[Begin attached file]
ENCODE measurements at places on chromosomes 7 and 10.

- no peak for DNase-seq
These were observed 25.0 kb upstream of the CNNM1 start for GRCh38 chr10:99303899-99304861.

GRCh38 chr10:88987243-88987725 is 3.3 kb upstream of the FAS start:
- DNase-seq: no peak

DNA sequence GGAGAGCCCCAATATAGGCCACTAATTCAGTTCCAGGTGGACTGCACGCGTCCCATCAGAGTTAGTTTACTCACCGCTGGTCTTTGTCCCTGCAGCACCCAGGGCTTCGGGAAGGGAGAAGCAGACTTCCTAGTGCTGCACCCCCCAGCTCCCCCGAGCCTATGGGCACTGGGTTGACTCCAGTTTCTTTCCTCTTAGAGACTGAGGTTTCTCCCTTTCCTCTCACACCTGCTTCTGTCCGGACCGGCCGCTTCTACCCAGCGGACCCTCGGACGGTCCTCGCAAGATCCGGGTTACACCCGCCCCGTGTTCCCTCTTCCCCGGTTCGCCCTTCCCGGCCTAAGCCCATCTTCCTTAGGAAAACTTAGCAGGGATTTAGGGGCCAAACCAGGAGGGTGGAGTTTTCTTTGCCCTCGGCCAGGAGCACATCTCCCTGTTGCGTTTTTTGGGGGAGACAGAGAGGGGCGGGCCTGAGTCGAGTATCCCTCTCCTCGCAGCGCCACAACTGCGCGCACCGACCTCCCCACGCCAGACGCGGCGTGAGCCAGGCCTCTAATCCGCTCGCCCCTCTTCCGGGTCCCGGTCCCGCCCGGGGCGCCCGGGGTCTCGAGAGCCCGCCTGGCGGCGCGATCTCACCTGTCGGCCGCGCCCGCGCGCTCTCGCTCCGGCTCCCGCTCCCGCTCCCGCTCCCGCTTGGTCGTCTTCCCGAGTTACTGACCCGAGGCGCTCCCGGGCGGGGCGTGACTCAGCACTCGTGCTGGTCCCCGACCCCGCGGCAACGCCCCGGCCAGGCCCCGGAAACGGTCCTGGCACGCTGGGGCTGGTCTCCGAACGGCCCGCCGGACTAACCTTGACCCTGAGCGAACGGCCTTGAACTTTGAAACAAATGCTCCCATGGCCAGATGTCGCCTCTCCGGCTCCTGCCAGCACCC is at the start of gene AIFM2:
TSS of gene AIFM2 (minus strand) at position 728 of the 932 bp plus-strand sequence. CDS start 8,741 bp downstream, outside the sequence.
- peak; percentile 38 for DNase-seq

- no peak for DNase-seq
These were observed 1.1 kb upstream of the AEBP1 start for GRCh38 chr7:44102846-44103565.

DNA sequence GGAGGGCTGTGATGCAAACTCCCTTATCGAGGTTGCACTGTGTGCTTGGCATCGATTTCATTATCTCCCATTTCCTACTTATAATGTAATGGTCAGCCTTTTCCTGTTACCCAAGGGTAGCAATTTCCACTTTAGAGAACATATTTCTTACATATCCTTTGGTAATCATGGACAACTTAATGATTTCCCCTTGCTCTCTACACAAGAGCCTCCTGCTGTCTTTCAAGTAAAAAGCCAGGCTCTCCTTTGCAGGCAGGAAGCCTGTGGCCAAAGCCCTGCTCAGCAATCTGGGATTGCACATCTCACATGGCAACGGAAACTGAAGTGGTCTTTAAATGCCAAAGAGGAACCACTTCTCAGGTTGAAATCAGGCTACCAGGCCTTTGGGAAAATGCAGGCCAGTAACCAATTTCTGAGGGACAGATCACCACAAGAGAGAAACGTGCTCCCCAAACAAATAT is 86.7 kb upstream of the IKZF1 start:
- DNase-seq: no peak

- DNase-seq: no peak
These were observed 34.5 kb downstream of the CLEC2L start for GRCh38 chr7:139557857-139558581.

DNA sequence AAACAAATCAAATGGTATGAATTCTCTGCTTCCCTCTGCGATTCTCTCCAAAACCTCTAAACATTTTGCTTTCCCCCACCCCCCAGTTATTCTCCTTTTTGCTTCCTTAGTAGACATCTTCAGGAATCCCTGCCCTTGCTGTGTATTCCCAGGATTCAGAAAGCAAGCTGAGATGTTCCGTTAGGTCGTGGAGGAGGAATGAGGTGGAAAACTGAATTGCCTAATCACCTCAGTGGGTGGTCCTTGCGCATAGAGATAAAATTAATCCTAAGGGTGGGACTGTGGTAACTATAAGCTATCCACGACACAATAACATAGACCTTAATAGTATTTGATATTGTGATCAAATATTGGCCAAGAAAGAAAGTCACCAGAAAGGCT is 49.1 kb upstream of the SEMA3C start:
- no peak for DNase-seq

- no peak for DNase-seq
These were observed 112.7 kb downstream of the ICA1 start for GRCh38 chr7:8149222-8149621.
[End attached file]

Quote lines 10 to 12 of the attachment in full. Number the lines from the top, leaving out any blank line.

These were observed 1.1 kb upstream of the AEBP1 start for GRCh38 chr7:44102846-44103565.

DNA sequence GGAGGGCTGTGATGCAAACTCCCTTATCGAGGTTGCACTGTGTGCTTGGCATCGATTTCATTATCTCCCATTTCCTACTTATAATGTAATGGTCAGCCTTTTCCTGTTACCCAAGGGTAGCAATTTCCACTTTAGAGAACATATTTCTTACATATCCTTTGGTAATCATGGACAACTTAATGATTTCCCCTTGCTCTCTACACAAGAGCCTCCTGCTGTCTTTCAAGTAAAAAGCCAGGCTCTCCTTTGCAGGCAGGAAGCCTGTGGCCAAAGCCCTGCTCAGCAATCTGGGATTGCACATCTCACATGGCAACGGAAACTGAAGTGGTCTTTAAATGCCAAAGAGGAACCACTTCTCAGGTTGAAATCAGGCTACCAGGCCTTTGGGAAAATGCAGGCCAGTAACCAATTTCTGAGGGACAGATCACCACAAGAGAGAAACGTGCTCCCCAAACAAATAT is 86.7 kb upstream of the IKZF1 start:
- DNase-seq: no peak